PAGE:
The first stage clinical trial for the vaccine started on March 16. “It has been proceeding smoothly, and its results will be published in April,” Chen Wei, a member of the Chinese Academy of Engineering, was quoted as having said by the local media. The vaccine will also be tried on foreigners based in China.

Though it is still not known when the vaccine will be available in the market, China is making an all-out effort to hit the market sometime later this year.

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Researchers affiliated with the Chinese Academy of Military Medical Sciences are reportedly recruiting volunteers for clinical trials. Clearly, the plan is to overtake the US-based Moderna which is the front-runner in Covid-19 vaccine development project so far. Moderna had started its Phase-I trials on March 16 at the Kaiser Permanente Washington Health Research Institute in Seattle.

Experts believe it will normally take 12 to 18 months before a vaccine is available for use. A vaccine candidate, after clearing pre-clinical trials with small and large animals, has to go through three phases of clinical or human trials to prove its safety and efficacy. These human trials are done on different populations in varied geographies and will have to create huge data for regulatory sanctions.

During emergencies, like the present pandemic, fast-tracking of the regulatory processes is possible, but the vaccine candidates still have to go through various trials before being launched in open market.

Vaccine is not something that will happen overnight. “From a national security point of view, it is important for us to become one of the developers of the vaccine,” said Dr Sharvil Patel, Managing Director of Zydus Cadila. The company had recently announced an accelerated research programme with multiple teams in India and Europe to develop the vaccine.

Painstaking efforts

Typically, only one in 10 experimental vaccines make it through to regulatory approval. Clinical trials, an essential precursor to regulatory approval, usually take place in three phases. But there is a high level of attrition as experimental vaccines pass through these phases.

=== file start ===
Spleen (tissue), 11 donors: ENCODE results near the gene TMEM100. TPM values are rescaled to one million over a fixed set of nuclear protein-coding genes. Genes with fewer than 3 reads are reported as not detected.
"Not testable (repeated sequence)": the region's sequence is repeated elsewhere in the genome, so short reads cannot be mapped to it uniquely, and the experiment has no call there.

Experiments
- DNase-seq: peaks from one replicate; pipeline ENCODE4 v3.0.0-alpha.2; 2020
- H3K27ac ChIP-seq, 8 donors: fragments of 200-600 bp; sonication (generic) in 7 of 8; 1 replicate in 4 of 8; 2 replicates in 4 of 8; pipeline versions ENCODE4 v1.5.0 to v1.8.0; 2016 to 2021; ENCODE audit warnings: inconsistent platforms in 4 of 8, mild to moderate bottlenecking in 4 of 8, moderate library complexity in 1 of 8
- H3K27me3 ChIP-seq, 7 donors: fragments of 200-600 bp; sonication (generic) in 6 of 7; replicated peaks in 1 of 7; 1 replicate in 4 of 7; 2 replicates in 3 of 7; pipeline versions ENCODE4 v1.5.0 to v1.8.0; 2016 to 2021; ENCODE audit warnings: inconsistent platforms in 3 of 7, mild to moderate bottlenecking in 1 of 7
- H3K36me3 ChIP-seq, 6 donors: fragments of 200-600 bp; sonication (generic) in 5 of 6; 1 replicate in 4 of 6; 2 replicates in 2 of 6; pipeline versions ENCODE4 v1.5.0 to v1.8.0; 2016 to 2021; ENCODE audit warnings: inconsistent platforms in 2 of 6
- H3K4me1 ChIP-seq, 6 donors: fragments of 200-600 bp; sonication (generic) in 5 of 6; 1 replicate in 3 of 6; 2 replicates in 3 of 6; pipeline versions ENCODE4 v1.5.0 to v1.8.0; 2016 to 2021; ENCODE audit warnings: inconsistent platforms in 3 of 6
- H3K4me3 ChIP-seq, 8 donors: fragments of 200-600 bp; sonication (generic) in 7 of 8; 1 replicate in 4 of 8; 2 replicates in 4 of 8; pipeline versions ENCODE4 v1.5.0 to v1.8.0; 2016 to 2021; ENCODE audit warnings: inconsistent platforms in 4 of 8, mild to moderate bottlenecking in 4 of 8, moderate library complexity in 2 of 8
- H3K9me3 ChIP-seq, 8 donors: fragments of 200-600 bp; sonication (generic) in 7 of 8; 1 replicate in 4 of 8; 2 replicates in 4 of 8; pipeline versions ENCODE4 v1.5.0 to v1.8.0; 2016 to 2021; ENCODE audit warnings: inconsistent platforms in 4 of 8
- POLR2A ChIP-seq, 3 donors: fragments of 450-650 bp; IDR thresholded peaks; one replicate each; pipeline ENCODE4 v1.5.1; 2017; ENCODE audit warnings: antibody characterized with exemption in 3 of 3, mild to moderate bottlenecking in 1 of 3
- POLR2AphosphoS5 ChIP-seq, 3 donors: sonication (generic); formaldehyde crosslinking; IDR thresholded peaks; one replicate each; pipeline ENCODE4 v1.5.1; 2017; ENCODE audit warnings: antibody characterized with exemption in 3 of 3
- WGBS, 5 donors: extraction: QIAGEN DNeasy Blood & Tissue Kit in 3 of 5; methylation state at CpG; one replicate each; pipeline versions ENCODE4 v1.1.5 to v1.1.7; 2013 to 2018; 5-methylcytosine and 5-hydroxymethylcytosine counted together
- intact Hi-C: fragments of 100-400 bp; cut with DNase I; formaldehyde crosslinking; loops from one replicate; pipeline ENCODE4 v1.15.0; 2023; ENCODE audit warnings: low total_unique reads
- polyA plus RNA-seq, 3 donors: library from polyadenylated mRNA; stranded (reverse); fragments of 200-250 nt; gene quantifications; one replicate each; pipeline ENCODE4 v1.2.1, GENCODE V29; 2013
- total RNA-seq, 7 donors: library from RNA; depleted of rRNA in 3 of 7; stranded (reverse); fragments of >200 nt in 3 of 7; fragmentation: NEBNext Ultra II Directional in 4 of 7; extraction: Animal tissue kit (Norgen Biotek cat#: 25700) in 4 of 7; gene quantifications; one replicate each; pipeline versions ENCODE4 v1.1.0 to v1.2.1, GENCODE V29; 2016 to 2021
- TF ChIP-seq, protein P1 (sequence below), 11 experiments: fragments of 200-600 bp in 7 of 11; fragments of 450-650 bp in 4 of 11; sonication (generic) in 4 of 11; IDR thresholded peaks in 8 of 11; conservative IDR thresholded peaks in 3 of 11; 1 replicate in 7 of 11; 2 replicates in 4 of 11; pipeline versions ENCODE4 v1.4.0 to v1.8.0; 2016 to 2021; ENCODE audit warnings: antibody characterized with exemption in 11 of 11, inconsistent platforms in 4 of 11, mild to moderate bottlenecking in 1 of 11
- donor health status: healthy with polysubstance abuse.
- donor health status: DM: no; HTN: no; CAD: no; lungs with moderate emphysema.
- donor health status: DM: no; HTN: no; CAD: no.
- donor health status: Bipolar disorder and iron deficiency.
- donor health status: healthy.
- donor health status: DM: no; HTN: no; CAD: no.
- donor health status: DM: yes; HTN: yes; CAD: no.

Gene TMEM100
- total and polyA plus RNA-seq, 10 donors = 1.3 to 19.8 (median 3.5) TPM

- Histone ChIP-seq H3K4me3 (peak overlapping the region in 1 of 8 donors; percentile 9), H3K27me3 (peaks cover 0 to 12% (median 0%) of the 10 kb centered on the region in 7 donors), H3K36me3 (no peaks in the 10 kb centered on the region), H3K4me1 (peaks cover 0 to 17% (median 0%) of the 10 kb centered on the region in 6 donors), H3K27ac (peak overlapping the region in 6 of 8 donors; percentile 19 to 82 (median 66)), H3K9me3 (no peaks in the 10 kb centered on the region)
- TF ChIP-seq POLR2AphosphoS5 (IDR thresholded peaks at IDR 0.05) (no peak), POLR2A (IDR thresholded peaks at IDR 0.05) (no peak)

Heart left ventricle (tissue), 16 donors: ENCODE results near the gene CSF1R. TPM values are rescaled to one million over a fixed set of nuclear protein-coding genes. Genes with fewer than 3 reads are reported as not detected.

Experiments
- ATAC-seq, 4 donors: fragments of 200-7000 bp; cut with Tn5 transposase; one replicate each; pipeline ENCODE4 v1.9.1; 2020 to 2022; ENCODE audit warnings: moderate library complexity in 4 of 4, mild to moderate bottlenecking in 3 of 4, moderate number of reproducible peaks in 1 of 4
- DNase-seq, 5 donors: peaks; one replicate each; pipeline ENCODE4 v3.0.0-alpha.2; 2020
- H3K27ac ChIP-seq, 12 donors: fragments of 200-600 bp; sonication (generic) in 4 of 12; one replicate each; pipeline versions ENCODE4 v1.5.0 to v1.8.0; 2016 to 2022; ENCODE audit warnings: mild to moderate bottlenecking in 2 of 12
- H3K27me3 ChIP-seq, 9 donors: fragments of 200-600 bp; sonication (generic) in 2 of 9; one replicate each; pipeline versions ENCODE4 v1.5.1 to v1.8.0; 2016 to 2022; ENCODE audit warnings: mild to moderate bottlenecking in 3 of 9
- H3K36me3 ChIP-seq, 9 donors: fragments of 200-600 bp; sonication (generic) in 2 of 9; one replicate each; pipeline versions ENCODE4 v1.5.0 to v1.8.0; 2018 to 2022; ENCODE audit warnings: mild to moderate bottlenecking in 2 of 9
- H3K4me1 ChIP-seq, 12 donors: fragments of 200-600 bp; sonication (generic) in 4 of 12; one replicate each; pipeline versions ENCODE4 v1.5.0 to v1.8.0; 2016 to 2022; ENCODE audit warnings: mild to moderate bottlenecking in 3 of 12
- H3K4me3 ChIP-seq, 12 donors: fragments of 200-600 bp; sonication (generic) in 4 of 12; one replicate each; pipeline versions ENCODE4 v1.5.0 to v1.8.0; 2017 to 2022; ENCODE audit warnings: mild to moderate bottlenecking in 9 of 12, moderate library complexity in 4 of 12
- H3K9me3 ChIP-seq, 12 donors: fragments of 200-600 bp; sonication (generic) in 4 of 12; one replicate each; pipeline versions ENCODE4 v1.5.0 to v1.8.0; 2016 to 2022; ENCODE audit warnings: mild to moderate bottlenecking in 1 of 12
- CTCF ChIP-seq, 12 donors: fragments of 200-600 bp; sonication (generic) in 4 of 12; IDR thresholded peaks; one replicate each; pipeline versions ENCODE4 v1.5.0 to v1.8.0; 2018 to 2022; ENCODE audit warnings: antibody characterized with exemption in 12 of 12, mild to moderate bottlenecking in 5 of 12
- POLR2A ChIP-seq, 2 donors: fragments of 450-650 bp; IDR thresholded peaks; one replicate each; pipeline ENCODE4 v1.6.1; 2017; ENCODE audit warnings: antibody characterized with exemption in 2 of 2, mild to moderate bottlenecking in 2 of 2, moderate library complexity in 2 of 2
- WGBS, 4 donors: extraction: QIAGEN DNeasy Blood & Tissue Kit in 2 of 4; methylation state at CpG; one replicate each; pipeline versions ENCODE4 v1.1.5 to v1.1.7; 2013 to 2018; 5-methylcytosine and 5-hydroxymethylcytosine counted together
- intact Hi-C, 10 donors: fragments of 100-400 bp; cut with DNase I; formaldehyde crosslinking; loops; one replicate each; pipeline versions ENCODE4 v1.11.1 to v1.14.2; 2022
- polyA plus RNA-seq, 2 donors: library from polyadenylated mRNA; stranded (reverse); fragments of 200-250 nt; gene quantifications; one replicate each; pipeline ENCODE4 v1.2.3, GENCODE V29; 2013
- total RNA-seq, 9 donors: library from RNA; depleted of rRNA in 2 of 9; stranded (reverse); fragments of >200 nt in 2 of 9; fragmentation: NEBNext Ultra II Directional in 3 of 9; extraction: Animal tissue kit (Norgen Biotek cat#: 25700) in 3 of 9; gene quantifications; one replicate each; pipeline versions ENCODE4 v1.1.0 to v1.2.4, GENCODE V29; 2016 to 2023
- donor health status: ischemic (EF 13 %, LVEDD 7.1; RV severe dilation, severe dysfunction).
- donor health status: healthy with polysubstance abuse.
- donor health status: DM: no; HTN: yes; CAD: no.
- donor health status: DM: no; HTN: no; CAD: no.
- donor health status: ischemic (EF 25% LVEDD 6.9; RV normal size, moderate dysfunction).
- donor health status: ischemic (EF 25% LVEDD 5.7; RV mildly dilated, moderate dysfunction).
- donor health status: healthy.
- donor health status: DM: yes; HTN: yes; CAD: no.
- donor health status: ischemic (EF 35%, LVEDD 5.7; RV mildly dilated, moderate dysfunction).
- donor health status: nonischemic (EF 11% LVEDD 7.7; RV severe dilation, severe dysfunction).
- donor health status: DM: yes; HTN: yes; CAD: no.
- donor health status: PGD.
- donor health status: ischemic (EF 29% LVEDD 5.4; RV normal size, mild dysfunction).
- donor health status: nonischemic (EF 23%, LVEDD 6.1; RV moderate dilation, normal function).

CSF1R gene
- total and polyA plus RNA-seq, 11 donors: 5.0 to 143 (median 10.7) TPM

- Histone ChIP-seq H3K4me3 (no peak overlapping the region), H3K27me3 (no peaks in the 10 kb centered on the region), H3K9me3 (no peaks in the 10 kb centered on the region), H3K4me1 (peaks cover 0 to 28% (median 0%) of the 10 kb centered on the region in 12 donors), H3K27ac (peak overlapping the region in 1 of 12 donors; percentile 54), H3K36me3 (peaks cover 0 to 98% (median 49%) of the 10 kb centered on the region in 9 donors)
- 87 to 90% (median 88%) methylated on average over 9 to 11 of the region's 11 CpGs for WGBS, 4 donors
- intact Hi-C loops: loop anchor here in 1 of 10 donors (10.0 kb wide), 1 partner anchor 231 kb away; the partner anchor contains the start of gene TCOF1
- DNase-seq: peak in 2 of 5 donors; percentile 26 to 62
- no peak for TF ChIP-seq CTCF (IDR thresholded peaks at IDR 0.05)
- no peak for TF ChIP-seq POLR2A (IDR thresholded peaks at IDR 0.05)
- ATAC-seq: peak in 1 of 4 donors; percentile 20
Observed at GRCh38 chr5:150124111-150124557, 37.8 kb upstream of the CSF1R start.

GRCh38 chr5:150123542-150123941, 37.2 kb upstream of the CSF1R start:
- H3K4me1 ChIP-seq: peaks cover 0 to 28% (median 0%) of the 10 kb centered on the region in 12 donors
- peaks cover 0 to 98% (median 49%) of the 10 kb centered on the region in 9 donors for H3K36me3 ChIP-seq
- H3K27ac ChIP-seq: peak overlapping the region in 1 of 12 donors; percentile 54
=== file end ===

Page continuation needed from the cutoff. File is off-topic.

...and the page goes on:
Though the coronavirus pandemic has infused a new sense of urgency to the vaccine development efforts, there can be no shortcuts. Vaccine development is a complex, elaborate and painstaking mission.

It is also a risky business proposition since very few vaccine candidates get anywhere near the clinical stage. Another problem is making sure the vaccine is accessible to those in need. And, many of the organisations presently involved in the Covid-19 vaccine race simply don’t have the necessary production capacity.

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Coronaviruses have caused two other recent epidemics – Severe Acute Respiratory Syndrome (SARS) and Middle East respiratory syndrome (MERS). In both these cases, work began on vaccines that were later shelved when the outbreaks were contained.

During the 2009 H1N1 flu pandemic, vaccine supplies were cornered by the countries that could afford them, leaving poorer ones in the lurch.

In the case of Covid-19, researchers are optimistic about developing an effective vaccine as the mutation rate of novel coronavirus seems to be slower than other viruses such as HIV. This means any vaccine developed for it will be durable.